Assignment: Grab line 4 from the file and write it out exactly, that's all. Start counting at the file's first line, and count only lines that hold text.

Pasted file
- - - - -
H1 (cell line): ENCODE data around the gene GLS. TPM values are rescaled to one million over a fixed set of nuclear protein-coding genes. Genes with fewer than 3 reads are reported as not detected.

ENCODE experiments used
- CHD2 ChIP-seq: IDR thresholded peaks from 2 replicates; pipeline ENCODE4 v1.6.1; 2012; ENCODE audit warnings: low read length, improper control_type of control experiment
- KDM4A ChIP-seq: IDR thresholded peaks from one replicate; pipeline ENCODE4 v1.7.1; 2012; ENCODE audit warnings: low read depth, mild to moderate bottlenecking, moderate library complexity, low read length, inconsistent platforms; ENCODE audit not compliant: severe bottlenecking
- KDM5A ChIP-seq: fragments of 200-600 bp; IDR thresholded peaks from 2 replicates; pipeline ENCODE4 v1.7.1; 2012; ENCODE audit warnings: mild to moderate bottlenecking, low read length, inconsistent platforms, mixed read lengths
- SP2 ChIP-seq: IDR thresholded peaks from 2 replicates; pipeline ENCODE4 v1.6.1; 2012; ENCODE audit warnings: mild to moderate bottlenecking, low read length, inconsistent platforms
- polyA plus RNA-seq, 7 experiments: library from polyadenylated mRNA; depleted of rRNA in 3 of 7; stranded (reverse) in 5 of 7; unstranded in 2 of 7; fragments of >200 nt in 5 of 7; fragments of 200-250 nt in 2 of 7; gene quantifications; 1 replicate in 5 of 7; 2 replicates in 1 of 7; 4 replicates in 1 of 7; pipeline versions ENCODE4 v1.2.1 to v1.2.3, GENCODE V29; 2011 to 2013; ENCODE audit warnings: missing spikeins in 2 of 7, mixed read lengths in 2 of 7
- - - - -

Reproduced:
- KDM4A ChIP-seq: IDR thresholded peaks from one replicate; pipeline ENCODE4 v1.7.1; 2012; ENCODE audit warnings: low read depth, mild to moderate bottlenecking, moderate library complexity, low read length, inconsistent platforms; ENCODE audit not compliant: severe bottlenecking